Yinka Olatunbosun’s article “Searchlight on Intellectual Property” in This Day newspaper (Oct 14, 2012) describes a recent meeting on the issue of intellectual property rights held by the Nigerian Copyright Commission, academics, and apparently filmmakers (not questioned or quoted, but pictured on the website). Distinguished Professor of intellectual property law Adebamo Adewopo “observed that the effort of NCC in ridding the industry of piracy at Alaba, Onitsha and other parts of the country has invariably giving way to the new digital market online where indiscriminate downloads of songs, videos, pictures and other creative works now thrive. This development, he said,’requires a sound copyright law and a well focused enforcement strategy to reflect the current dynamics that rely on copyright system.’”
The challenge of re-writing the law to reflect the needs of Nigerian filmmakers and that of enforcing the law is a monumental one. What this article fails to note is that enforcement of copyright protection can aslo stifle Nollywood professionals. Does anyone remember the Censors Board’s hologram solution by which every video sold would require a hologram stamp from the Censors Board verifying its authenticity. Of course, each stamp costs the producers a fee.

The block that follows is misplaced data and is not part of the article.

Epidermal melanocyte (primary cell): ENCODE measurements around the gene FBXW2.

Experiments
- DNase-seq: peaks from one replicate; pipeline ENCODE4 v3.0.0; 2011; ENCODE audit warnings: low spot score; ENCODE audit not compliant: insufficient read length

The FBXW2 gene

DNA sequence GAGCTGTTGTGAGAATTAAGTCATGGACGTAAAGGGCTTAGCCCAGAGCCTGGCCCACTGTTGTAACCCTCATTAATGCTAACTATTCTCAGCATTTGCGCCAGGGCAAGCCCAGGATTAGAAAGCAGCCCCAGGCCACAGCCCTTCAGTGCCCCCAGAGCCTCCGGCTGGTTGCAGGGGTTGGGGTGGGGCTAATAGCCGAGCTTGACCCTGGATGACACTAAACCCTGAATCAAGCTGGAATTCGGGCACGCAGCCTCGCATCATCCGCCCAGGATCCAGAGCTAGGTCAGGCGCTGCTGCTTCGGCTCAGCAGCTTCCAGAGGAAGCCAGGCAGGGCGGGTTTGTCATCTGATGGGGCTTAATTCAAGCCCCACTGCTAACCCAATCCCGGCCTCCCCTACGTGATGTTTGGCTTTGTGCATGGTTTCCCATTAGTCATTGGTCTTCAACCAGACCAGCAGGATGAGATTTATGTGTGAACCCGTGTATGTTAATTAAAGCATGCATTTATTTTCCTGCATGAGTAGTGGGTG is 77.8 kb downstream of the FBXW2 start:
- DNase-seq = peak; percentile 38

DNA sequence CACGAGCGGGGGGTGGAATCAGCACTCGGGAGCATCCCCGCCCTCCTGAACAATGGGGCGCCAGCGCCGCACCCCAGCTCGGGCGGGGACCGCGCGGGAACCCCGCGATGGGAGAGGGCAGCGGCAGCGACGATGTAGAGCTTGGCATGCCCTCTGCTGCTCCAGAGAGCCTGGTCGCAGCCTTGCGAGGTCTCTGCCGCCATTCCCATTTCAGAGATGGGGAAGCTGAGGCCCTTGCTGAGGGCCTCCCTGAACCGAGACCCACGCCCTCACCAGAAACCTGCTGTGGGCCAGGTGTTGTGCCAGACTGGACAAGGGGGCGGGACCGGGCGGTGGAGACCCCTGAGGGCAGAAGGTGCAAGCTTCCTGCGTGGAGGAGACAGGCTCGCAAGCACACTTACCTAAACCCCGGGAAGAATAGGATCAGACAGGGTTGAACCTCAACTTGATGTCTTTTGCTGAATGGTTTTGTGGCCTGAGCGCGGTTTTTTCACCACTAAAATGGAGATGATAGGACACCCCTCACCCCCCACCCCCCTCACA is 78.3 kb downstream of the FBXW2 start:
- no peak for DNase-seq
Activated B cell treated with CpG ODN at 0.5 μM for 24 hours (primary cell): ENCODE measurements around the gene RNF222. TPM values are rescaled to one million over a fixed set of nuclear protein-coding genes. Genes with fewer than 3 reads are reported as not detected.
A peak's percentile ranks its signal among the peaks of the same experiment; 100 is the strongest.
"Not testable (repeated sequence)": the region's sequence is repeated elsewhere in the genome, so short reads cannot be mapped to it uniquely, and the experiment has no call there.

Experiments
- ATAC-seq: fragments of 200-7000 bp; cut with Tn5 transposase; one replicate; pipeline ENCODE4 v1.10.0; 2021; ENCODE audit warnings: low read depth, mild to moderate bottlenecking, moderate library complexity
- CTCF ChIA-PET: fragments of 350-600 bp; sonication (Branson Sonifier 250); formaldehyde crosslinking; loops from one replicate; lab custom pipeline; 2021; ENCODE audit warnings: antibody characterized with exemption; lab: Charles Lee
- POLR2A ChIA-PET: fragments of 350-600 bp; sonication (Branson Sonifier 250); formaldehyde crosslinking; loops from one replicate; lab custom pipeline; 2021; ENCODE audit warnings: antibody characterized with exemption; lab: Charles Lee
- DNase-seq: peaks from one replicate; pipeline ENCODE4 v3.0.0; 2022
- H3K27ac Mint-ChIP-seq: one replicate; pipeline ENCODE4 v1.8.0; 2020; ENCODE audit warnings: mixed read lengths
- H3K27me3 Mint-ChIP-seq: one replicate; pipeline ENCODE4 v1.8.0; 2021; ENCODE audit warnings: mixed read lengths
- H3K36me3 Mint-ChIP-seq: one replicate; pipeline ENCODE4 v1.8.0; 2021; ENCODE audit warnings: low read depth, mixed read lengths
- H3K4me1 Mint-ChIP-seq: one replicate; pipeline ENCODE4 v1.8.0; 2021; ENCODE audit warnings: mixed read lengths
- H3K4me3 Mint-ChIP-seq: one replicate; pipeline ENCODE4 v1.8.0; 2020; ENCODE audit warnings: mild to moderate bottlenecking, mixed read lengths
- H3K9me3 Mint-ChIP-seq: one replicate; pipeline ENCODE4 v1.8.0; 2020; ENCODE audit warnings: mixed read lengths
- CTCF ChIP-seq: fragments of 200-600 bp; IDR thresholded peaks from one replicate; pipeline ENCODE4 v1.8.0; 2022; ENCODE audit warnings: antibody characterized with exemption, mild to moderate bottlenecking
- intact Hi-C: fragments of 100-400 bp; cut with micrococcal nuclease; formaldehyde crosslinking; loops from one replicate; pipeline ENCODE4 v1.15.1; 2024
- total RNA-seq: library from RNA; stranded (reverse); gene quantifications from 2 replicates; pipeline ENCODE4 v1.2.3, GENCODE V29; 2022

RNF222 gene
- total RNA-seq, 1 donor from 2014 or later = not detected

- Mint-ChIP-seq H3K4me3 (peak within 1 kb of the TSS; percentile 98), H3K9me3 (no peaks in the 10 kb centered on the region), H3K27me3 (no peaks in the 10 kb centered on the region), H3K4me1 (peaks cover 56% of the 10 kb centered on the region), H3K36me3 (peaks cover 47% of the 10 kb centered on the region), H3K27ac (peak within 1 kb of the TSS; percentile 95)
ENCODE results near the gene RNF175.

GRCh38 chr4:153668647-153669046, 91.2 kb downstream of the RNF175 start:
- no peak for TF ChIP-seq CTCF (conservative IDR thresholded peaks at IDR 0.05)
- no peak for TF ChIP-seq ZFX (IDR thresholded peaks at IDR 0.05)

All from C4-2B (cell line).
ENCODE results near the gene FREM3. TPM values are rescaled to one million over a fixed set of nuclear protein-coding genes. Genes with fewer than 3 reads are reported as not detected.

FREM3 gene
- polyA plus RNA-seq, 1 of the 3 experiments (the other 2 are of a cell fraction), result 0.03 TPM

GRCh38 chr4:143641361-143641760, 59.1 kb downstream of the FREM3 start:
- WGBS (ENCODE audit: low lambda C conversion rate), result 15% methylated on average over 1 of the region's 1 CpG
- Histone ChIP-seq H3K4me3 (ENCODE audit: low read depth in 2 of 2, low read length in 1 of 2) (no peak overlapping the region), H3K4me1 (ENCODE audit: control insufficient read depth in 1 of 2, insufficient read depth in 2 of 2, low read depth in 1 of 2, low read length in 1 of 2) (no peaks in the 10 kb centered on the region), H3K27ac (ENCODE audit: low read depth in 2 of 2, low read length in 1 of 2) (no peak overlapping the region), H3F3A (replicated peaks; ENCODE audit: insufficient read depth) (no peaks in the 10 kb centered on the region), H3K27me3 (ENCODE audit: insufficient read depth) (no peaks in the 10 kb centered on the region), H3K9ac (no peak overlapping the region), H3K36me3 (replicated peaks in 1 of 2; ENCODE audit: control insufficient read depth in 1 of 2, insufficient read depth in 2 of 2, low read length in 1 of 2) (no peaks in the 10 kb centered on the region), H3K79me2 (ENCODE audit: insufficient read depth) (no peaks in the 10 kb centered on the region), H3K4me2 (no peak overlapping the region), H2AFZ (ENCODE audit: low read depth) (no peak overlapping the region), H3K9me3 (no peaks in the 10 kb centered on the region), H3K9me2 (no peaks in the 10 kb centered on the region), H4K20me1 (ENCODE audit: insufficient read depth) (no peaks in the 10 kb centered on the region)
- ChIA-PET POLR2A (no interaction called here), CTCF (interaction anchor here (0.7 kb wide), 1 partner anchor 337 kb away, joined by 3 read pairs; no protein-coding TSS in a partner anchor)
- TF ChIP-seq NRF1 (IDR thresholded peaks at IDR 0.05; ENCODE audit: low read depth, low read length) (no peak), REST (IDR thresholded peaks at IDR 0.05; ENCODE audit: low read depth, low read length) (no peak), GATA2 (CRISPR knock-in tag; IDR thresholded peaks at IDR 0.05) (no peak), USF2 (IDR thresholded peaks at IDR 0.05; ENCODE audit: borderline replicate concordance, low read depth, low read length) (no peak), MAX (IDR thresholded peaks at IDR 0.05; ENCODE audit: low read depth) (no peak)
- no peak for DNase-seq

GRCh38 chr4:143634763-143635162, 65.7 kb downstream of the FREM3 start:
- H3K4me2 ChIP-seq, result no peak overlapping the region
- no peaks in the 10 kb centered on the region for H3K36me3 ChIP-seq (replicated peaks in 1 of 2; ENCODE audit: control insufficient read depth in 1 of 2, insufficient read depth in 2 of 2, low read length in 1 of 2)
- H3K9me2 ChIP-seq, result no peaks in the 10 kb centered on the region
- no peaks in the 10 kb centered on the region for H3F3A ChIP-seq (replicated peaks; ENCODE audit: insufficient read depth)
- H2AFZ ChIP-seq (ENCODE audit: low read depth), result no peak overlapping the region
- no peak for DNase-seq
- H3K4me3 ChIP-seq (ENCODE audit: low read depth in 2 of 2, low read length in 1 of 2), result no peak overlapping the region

Changing the law is one matter, but changing the delivery systems for Nigerian films is another promising path to follow. Filmmakers I have recently been speaking with seem more interested in the development of small-scale cinemas within Lagos. The solution is localized to Lagos State, but having the infrastructure in place could benefit all filmmakers seeking to recuperate their production costs.